The Saengar Theater

The Saenger Theatre, a dynamic site for local media production and dissemination, both witnessed and mediated the rise and fall of several different genres, including vaudeville, jazz and orchestral music, and motion pictures in its first decades on Canal Street. This theater also helped to usher in the age of sound films as a host to several citywide premieres of various stages of talking and motion pictures.


[Description excerpt taken from MediaNOLA]

In 1921, when the Saenger company purchased the space on Canal where the Saenger would be built, their transaction meant the “metamorphosis of an entire block.” [1] Julian H. and A.D. Saenger purchased the area bordered by Canal, Rampart, Iberville and Basin Streets for $250,000 with plans to erect a lavish million-dollar theater that, according to the Times Picayune, would “hasten the beautification and illumination plans that will make Canal Street one of the most brilliant of the nation’s showplaces.” [2] One of the agreements in this realty transaction was to conform the neighboring stores on the block to mirror the architecture of the new theater. [3]

Saenger Theatre

Canal Street entrance under construction, about 1925. The sign above the entrance indicates that the theatre would open in fall of 1925, but that wouldn’t occur until 1927. Only the facade & arcade are in progress here, work has not yet begun on the auditorium. The buildings in the next block can be seen through the entrance.
The Saenger Theater, located at 142 N Rampart Street in New Orleans, LA, [4] opened its doors February 5, 1927. [5] The venue began as a silent movie house, with a ticket box office and main entrance at 1111 Canal Street. [6]
In the entrance is a sign advertising the run of Elinor Glyn’s “Three Weeks” with Aileen Pringle & Conrad Nagel at Saenger’s Strand in New Orleans.

Mammoth Theater Organ

A staple of the early days of the Saenger Theater was the between-show recital on the Mammoth Theater Organ. Now a lost-art, the management of the Saenger Theater attempted to reintroduce this form of entertainment to a new generation of movie patrons in 1960. By 1960 the organ, organ players, and performed music in general hadn’t accompanied film in the Saenger Theater for some 20 years. [7]
The organ at Saenger Theater, built by the Robert Morton Organ Company, was initially hailed as one of the outstanding facilities of the building, but the advent of the soundtrack ended the career of the instrument.5 A Times-Picayune article in 1960 noted that the Organ initially accompanied silent movie pictures with mood cues such as “mysterioso,” “hurry,” “love scene,” and “gallop.” A theater organist, Bob Mack, noted how the organ could “imitate with uncanny accuracy the songs of birds, the roar of jungle beasts, the lowing of cows, the barking of dogs, the mewing of cats and the howls of wolves. Also, it can honk at you like an auto horn with such realism that the patron will imagine himself in the heart of New Orleans traffic.” [8]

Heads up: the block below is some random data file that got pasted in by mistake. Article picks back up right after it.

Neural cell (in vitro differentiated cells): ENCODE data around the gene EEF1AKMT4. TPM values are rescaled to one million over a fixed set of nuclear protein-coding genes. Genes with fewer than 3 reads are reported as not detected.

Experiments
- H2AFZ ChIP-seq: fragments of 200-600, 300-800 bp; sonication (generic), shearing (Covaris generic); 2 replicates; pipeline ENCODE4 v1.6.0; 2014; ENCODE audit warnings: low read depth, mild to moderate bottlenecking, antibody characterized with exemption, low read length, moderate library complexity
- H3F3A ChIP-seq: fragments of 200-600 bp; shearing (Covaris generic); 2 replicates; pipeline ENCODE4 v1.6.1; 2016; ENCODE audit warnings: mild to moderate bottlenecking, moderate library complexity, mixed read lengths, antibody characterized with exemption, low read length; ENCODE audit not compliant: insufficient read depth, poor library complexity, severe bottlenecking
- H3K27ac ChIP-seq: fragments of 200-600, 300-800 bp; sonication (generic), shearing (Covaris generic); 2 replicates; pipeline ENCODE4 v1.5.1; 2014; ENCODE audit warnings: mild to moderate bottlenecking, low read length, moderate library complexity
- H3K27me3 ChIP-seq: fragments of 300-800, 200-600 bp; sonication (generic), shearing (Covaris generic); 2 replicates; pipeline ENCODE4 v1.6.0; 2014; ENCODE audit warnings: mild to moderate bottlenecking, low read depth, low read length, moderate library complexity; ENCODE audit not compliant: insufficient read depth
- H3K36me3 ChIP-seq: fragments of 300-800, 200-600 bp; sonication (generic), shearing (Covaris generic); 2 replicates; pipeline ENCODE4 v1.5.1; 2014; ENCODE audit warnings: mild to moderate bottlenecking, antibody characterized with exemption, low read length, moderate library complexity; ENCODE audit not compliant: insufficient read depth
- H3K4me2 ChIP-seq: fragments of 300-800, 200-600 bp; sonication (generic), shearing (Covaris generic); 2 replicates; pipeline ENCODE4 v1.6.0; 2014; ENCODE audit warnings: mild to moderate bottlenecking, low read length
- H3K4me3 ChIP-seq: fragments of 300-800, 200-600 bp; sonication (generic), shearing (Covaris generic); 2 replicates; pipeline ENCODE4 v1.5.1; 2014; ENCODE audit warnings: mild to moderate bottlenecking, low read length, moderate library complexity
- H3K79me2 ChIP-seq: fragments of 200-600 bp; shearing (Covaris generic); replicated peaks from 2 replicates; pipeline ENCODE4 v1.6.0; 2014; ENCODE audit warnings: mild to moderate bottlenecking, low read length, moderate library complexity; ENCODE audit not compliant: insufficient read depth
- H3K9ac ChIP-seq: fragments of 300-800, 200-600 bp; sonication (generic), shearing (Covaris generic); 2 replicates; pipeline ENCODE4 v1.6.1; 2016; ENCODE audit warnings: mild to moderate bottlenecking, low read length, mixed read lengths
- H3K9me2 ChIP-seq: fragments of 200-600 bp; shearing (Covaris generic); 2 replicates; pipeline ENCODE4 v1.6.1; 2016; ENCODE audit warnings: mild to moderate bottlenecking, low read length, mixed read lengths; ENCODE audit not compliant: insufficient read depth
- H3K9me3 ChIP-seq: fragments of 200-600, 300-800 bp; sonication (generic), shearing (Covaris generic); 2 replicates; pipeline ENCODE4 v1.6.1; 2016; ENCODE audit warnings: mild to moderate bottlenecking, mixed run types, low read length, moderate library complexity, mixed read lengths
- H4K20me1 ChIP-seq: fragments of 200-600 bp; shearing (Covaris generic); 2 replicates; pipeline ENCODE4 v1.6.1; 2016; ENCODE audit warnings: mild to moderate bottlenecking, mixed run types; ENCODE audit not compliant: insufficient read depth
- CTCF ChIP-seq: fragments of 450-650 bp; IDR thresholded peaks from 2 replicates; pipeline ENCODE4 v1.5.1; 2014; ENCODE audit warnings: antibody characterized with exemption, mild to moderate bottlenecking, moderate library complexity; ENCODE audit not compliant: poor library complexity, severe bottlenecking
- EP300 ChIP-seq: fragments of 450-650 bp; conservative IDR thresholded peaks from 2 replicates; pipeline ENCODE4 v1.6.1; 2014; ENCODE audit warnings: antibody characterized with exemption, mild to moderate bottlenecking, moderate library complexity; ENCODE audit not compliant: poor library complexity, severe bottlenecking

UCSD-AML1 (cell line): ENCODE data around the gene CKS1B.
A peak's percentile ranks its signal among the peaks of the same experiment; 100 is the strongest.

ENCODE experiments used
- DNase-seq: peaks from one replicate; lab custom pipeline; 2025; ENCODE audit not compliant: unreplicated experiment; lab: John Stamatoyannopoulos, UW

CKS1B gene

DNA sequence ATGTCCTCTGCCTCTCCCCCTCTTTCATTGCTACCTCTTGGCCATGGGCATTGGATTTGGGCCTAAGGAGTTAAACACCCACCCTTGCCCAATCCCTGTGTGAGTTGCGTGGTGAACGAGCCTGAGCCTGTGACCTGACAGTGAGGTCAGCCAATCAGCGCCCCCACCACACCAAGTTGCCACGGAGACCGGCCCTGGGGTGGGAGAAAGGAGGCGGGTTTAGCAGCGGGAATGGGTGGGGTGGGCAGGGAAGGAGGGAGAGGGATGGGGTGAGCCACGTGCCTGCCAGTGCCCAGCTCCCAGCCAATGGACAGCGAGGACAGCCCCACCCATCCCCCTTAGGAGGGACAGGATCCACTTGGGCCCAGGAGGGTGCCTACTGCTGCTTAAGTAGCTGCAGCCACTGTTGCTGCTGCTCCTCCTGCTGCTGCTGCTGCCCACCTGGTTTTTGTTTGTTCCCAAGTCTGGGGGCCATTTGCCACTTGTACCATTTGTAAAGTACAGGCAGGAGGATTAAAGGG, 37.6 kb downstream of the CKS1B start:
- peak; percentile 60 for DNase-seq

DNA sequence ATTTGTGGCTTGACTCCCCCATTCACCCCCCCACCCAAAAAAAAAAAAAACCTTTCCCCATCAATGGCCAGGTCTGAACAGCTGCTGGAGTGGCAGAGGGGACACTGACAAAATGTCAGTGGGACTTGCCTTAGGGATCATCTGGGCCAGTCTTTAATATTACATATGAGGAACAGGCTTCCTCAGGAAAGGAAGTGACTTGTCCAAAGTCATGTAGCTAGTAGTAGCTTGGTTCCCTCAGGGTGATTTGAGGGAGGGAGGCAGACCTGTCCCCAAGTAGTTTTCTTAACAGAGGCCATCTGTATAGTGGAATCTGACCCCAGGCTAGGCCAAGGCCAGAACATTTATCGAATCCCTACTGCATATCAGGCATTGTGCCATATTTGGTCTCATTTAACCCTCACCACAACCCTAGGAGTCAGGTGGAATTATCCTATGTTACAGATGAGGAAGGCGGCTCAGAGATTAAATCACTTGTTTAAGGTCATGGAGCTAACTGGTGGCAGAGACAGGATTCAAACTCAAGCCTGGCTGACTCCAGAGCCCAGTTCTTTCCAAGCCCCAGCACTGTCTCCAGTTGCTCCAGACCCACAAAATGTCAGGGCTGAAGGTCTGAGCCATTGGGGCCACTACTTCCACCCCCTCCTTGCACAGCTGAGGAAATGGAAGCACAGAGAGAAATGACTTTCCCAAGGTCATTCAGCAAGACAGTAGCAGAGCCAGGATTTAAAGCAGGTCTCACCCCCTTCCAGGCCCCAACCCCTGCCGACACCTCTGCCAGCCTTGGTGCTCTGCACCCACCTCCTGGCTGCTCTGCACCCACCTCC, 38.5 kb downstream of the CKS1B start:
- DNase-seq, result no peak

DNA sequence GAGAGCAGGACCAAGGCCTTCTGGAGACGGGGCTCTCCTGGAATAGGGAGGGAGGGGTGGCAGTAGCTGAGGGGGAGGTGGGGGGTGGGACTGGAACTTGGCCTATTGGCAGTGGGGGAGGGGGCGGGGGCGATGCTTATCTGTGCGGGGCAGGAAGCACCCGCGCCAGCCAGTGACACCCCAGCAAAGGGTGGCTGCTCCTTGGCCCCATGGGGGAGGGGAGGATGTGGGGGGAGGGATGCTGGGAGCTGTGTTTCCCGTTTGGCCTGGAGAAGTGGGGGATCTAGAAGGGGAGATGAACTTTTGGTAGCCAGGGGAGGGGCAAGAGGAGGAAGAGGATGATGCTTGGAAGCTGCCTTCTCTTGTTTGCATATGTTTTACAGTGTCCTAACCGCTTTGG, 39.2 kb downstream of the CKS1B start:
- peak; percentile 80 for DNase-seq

The Saenger Theatre in New Orleans, while part of the Saenger chain, was the company’s flagship venue. The Saenger was exceptionally ornate, including life-size and smaller statues, crystal lighting fixtures ordered by Louis XIV, King of France for Chateau De Pierrefonds Oise, where first world war ended; paintings by Reni, Fampighi, Fabbin, etc.; French bronze dore grandfather clock; Pennsylvania walnut highboy c. 1760; fine crystal, china, porcelains, and even a Grand Louis XVI bedroom set. [9]
The Saenger was deemed “lavish and beautiful,” with two different arcades that contained all amenities—men’s lounges, women’s powder rooms, smoking rooms, the mezzanine, and so on—and had a seating capacity of 4000 persons. [10]


When the Saenger opened its doors in 1927, its competition for vaudeville acts with the Keith-Orpheum and Loew circuits, which supplied the Orpheum, Palace, Crescent and Loew’s State theaters, ran high. [11] The New Saenger and Publix chain, which supplied vaudeville to the Strand, Liberty and Saenger theaters, struggled with offering a comparable quality and variety of entertainment to their audiences. [12] The Saenger management was aware of this inferiority and moved quickly instead to install sound and capitalize on the growing motion picture enterprise. [13] By June 1933, the Saenger has discontinued vaudeville entirely and offered only first rate sound films distributed by Paramount Pictures. [14]

Sound and Motion Pictures